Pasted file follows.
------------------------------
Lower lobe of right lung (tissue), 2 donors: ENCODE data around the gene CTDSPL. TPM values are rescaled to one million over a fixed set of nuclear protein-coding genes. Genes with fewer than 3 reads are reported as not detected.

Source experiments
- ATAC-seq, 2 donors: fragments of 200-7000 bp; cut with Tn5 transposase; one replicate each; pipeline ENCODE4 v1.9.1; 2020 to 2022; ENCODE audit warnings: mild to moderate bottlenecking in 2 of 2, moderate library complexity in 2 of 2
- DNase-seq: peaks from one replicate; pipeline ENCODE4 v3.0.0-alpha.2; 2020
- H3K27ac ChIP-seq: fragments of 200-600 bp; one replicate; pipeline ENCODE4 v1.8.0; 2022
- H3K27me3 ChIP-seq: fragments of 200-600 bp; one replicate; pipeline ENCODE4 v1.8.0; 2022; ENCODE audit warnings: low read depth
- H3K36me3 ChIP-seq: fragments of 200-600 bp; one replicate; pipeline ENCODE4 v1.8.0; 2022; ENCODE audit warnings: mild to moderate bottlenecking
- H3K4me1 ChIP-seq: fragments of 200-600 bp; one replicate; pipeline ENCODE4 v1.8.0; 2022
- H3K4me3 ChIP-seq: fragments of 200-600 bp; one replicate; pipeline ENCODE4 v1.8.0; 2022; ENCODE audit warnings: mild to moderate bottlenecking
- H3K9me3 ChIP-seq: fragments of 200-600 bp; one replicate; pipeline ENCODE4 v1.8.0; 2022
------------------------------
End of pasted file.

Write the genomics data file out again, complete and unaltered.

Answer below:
Lower lobe of right lung (tissue), 2 donors: ENCODE data around the gene CTDSPL. TPM values are rescaled to one million over a fixed set of nuclear protein-coding genes. Genes with fewer than 3 reads are reported as not detected.

Source experiments
- ATAC-seq, 2 donors: fragments of 200-7000 bp; cut with Tn5 transposase; one replicate each; pipeline ENCODE4 v1.9.1; 2020 to 2022; ENCODE audit warnings: mild to moderate bottlenecking in 2 of 2, moderate library complexity in 2 of 2
- DNase-seq: peaks from one replicate; pipeline ENCODE4 v3.0.0-alpha.2; 2020
- H3K27ac ChIP-seq: fragments of 200-600 bp; one replicate; pipeline ENCODE4 v1.8.0; 2022
- H3K27me3 ChIP-seq: fragments of 200-600 bp; one replicate; pipeline ENCODE4 v1.8.0; 2022; ENCODE audit warnings: low read depth
- H3K36me3 ChIP-seq: fragments of 200-600 bp; one replicate; pipeline ENCODE4 v1.8.0; 2022; ENCODE audit warnings: mild to moderate bottlenecking
- H3K4me1 ChIP-seq: fragments of 200-600 bp; one replicate; pipeline ENCODE4 v1.8.0; 2022
- H3K4me3 ChIP-seq: fragments of 200-600 bp; one replicate; pipeline ENCODE4 v1.8.0; 2022; ENCODE audit warnings: mild to moderate bottlenecking
- H3K9me3 ChIP-seq: fragments of 200-600 bp; one replicate; pipeline ENCODE4 v1.8.0; 2022